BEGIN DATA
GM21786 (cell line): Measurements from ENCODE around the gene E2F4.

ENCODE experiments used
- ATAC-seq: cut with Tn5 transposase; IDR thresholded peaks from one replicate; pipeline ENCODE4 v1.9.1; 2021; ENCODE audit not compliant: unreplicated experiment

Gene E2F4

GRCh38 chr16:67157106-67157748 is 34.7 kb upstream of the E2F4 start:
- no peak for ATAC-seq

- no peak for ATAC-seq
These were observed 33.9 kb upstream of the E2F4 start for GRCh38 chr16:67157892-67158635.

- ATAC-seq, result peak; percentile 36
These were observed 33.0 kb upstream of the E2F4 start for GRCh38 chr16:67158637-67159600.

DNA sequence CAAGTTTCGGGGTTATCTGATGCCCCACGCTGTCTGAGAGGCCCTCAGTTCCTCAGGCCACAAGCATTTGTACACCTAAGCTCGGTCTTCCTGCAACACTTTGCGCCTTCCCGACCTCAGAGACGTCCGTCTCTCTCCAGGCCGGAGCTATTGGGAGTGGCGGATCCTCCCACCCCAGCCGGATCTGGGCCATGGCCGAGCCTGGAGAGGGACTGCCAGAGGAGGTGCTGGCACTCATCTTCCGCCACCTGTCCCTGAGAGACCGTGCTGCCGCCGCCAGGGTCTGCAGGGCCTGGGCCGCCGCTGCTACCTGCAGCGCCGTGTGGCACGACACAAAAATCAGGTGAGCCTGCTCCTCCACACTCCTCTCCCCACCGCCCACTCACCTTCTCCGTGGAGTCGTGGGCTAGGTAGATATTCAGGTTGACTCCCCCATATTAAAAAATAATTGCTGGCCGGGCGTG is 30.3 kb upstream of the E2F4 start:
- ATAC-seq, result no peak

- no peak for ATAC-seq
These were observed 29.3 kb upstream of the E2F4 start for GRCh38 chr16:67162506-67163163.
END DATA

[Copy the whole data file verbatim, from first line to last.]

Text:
GM21786 (cell line): Measurements from ENCODE around the gene E2F4.

ENCODE experiments used
- ATAC-seq: cut with Tn5 transposase; IDR thresholded peaks from one replicate; pipeline ENCODE4 v1.9.1; 2021; ENCODE audit not compliant: unreplicated experiment

Gene E2F4

GRCh38 chr16:67157106-67157748 is 34.7 kb upstream of the E2F4 start:
- no peak for ATAC-seq

- no peak for ATAC-seq
These were observed 33.9 kb upstream of the E2F4 start for GRCh38 chr16:67157892-67158635.

- ATAC-seq, result peak; percentile 36
These were observed 33.0 kb upstream of the E2F4 start for GRCh38 chr16:67158637-67159600.

DNA sequence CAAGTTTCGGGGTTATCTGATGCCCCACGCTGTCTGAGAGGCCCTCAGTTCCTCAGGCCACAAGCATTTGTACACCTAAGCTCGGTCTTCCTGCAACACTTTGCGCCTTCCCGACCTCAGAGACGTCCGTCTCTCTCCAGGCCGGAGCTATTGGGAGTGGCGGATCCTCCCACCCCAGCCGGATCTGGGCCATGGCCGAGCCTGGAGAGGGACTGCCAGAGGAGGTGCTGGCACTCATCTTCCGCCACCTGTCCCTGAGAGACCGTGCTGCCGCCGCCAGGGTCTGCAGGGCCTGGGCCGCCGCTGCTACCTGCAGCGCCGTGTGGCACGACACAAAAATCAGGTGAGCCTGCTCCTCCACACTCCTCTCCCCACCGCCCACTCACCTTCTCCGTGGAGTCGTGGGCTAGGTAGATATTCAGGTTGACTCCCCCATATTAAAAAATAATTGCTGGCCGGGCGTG is 30.3 kb upstream of the E2F4 start:
- ATAC-seq, result no peak

- no peak for ATAC-seq
These were observed 29.3 kb upstream of the E2F4 start for GRCh38 chr16:67162506-67163163.